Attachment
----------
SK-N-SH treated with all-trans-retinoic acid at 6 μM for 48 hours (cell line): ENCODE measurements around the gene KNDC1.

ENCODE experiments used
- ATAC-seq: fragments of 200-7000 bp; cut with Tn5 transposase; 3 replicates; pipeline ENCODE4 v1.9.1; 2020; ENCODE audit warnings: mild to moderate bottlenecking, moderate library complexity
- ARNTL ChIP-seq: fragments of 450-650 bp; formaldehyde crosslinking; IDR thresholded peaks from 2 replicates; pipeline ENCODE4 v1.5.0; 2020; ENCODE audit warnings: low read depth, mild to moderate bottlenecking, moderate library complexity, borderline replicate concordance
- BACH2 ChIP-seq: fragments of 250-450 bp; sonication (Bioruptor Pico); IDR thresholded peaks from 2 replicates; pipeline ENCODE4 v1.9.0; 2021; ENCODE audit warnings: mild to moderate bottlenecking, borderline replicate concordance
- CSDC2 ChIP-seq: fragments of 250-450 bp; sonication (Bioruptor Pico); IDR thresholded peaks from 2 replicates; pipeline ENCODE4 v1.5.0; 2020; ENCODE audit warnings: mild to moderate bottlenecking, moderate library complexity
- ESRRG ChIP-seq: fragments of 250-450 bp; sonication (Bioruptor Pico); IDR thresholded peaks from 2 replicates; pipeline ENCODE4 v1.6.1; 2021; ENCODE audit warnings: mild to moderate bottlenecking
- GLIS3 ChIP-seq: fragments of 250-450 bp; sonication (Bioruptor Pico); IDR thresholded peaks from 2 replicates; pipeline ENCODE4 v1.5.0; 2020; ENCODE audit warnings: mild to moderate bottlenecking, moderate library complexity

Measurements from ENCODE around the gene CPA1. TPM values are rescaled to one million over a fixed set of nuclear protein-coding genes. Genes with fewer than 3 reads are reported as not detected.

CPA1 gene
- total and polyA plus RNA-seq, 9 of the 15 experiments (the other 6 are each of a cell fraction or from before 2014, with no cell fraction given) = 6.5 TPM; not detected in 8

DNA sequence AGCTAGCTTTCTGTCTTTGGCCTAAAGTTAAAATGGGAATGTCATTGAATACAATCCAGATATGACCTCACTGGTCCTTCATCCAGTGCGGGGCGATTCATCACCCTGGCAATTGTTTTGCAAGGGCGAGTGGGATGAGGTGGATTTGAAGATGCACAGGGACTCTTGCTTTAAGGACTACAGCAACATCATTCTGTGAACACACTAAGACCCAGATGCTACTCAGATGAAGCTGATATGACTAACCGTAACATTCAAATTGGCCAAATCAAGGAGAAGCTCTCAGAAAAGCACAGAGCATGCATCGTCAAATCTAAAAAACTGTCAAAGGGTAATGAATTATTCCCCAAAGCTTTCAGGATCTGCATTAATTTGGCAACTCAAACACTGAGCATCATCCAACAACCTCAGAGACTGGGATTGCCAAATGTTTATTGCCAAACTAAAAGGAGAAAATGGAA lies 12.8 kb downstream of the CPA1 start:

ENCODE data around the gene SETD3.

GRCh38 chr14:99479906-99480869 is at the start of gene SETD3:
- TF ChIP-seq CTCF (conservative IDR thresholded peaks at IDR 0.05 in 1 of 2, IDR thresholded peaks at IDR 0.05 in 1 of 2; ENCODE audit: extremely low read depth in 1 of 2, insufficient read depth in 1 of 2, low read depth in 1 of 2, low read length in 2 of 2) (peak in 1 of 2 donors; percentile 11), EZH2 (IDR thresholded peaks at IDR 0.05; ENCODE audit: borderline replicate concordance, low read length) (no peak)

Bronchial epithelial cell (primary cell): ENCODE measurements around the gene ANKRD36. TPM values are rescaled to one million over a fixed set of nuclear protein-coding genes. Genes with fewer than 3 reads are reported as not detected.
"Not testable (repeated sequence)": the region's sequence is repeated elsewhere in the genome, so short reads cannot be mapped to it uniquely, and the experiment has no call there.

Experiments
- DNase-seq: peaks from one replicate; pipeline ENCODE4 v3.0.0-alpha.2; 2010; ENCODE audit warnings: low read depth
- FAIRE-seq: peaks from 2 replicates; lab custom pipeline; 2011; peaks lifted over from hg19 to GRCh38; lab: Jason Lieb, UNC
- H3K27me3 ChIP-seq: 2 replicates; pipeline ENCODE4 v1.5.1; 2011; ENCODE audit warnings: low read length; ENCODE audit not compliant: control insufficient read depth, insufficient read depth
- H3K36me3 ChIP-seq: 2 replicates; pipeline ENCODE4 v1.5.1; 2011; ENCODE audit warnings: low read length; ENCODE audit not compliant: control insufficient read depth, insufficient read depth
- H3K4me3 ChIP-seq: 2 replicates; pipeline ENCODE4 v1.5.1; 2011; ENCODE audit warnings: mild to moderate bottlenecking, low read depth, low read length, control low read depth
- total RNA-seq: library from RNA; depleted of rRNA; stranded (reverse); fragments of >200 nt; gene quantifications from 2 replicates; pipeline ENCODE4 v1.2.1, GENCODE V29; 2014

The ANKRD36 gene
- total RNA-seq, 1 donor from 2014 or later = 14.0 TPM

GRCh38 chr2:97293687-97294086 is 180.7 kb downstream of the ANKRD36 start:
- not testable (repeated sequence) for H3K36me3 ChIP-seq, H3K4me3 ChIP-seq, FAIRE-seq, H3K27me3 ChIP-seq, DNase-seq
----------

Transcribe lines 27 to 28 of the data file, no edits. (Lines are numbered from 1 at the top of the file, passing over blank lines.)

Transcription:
GRCh38 chr2:97293687-97294086 is 180.7 kb downstream of the ANKRD36 start:
- not testable (repeated sequence) for H3K36me3 ChIP-seq, H3K4me3 ChIP-seq, FAIRE-seq, H3K27me3 ChIP-seq, DNase-seq